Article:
Whatever methodology is used, documentation will be created. Table 8.1 provides an overview of types of documentation and their purpose.
|Document||Purpose||Why it is important?|
|Project brief / project mandate / (overview of project / scope / objectives)||It lays out the reason for the project and the objectives. that it must meet (e.g create an electronic customer order system which can process x orders per hour but will not include the order packing system or link to the accounts system.)||It briefly sets out the purpose of the project. All other documetation and activities flow from it.|
|Project initiation document (PID) (or project definitions document)||The top level planning document which provides , in a single place, all of the information required to start the project.||It identifies all those with an interest in the project (e.g. client, stakeholders). It also sets out clear aims and refined objectives, the required resources and deliverables.|
|Contract agreement from project sponsor / budget holder to start the project.||The agreement by the project sponsor anf budget holder (who may also be the project sponsor) that the project should go ahead.||It proves what was agreed, what would happen if the project was to stop early and who is financially liable for any overspends or overall failure.|
|Business case (project justification, costs versus benefits) or client acceptance form (to obtain agreement from the project sponsor or budget holder that the project is complete).||It provides a written explanation of why the project shold be carried out and provides a cost benefit analysis.||It provides the project manager with a guide to the design and management of the project together with ow it can be evaluated. This ensures that the project manager and the sponsor have an agreed view of what is required.|
|Work breakdown structure.||It converts the complex activities identified in the project plan into a set of separate tasks which each have some time element. As the tasks are clearly defined they can be assigned resources and funding which helps to manage the project budget.||It lets the project manager plan their work and manage the project budget moer effectively.|
|Project progress report (status updates while the project is in process).||It anables the project manager to have a clear understanding of the deliverables or tasks that have been completed, those that are in progress and those yet to be started. It may also include how issues are beaing dealt with.||It provides reassurance to the project manager, the project sponsoir and other stakeholders that progress is being made and that everything is moving smoothly and it will be completed om time. It also provides an opportunity for stakeholders to evaluate the project success this far and possibly make recommendations.|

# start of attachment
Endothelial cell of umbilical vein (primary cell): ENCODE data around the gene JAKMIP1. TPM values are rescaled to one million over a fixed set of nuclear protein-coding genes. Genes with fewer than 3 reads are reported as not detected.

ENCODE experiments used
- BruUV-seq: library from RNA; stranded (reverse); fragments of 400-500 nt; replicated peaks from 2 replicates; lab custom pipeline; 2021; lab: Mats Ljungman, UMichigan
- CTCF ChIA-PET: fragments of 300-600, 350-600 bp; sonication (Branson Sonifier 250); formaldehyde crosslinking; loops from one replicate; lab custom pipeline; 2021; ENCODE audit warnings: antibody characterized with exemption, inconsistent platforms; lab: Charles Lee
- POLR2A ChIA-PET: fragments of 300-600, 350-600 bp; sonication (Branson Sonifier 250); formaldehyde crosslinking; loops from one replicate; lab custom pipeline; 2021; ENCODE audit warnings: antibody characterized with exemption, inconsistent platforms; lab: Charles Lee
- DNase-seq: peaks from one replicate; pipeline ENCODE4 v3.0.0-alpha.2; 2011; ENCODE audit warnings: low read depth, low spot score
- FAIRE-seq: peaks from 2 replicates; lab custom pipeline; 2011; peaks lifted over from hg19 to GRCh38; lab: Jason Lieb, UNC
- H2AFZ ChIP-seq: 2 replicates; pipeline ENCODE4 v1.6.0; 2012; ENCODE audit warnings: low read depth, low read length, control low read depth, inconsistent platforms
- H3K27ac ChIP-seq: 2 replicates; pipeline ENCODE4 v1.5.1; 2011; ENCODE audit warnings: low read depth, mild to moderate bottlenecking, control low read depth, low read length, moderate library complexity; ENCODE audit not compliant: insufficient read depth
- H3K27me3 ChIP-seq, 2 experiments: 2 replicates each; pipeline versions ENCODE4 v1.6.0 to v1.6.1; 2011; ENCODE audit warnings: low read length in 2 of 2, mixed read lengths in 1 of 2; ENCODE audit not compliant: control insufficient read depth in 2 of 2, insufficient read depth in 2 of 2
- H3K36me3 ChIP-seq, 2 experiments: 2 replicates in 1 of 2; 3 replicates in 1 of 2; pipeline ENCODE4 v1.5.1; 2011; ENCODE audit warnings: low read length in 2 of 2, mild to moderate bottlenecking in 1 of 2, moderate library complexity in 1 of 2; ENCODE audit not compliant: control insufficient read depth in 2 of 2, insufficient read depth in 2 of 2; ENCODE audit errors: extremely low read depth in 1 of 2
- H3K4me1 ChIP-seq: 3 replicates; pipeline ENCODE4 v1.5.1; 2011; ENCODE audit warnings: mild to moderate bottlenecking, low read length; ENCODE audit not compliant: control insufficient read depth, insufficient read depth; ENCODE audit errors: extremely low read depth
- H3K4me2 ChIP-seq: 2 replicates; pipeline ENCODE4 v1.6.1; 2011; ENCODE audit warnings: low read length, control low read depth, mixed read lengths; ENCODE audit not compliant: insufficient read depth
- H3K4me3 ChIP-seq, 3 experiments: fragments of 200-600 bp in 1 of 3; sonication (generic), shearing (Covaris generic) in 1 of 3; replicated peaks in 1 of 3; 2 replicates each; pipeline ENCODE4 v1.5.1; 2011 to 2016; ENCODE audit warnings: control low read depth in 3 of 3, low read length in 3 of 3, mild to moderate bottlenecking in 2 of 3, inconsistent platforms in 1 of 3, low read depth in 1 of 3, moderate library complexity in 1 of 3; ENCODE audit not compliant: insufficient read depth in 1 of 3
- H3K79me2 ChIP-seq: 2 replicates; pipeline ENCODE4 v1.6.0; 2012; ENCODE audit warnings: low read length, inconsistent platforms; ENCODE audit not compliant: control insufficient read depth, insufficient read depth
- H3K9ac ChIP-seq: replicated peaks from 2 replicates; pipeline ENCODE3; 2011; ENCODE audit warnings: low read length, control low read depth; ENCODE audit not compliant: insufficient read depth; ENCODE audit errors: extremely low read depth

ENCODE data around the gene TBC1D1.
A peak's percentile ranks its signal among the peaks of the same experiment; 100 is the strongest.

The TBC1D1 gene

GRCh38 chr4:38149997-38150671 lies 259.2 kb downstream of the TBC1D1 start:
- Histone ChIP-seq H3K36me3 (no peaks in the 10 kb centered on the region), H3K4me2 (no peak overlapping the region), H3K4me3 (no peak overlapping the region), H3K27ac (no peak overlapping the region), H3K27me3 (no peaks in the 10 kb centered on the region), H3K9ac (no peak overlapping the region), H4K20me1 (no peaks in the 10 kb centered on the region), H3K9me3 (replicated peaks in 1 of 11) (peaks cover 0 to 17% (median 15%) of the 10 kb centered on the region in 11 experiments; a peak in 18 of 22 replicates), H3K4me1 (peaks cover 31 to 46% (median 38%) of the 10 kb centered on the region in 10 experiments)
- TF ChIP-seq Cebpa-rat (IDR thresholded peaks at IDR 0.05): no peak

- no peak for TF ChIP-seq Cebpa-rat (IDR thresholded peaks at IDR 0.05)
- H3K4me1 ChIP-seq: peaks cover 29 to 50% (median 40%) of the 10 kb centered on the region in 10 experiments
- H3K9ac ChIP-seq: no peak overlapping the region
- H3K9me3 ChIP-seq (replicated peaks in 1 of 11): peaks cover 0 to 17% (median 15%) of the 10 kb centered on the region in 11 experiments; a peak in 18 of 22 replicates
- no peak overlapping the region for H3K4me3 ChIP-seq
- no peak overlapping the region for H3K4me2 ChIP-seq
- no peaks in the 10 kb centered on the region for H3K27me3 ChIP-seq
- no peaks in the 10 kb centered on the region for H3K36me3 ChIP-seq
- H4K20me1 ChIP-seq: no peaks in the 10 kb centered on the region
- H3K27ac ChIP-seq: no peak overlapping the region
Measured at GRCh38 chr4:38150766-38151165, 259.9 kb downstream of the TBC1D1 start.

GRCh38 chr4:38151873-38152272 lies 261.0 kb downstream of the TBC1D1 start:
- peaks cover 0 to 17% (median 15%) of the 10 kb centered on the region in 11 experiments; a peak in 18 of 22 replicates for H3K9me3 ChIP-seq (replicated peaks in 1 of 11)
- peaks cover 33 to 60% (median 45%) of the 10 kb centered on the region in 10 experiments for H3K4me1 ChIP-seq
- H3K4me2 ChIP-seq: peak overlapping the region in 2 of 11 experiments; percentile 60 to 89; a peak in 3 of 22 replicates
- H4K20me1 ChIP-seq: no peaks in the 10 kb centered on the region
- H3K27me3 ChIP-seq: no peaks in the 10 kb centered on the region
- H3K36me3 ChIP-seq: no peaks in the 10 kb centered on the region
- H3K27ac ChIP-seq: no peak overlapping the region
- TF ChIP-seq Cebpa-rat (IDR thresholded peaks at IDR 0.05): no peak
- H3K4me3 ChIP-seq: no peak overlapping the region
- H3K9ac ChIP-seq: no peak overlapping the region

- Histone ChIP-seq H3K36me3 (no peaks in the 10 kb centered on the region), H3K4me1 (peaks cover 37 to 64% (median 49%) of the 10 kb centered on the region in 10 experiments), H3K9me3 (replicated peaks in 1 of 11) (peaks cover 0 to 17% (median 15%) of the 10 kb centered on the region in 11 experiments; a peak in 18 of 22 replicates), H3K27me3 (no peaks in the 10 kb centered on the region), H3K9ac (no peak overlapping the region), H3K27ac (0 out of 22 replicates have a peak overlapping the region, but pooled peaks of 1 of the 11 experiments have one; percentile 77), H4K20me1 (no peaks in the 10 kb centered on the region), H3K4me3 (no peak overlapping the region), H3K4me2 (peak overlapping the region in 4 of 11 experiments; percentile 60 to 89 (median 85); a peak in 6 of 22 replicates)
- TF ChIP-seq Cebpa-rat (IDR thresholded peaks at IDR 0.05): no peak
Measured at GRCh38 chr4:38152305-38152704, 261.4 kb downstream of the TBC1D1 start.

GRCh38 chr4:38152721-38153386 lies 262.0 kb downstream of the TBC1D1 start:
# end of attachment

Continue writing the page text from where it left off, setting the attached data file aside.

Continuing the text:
|Project closure report (indication of outcomes).||It is produced at the completion stage or at an earlier point if the project was stopped following a phase review.||Every task required to close the project must be listed and described so that project closure is smooth and efficient.|
|Lessons learned report or survey.||It provides details of what went wrong or adjustments which had to be made during the lifetime of the project.||It enables those involved in future projects to learn how to avoid or mitigate similar issues leading to smoother project development and possible reduction in costs and timescales.|
Other types of documentation support the planning and control of the project. Table 8.2 outlines the most common documentation together with its purpose and relevance.
|Document||Purpose||Why it is important?|
|Project planner||A visual representation of the project tomelines and all activities that have to be completed (e.g a Gantt chart, or PERT chart or CPM or all three).||It alows stakeholders to quickly observe where activities are on track, delayed or not yet started. This allows for swift action to be taken when timing issue arise.|
|Risk register||A detailed record of all risks to the project and their significance.||It helps the project manager to monitor and manage risks and also identify, record and monitor new ones should they arise.|
|Issues register||A detailed record of issues and how they are being addressed.||It ensures that the project manager is aware of all issues, and to monitor and manage how they are addressed and wheter the approach is appropriate.|
|Lessons learned register||A detailed record of how problems were dealt with during the project's life and whether attempts to overcome them were successful, patially successful or had to be discarded.||It provides detailed evidence for teh "lessons learned report" created at the termination of the project to aid the smooth development of future projects.|
Below are four suggested assessment activities directly linked to the pass, merit and distinction criteria for LO1 to help with assignment preparation.
- P1: Describe the key stages in application development
- P2: Describe different project methodologies
- M1: Compare the features and benefits of different project methodologies
- D1: Evaluate the importance of each phase of the identified project life cycle
It should be possible to complete this as a single document if you wish or a set of three documents if that suits your style of writing better. Make use of the resources suggested in the left column and in the section that follows this.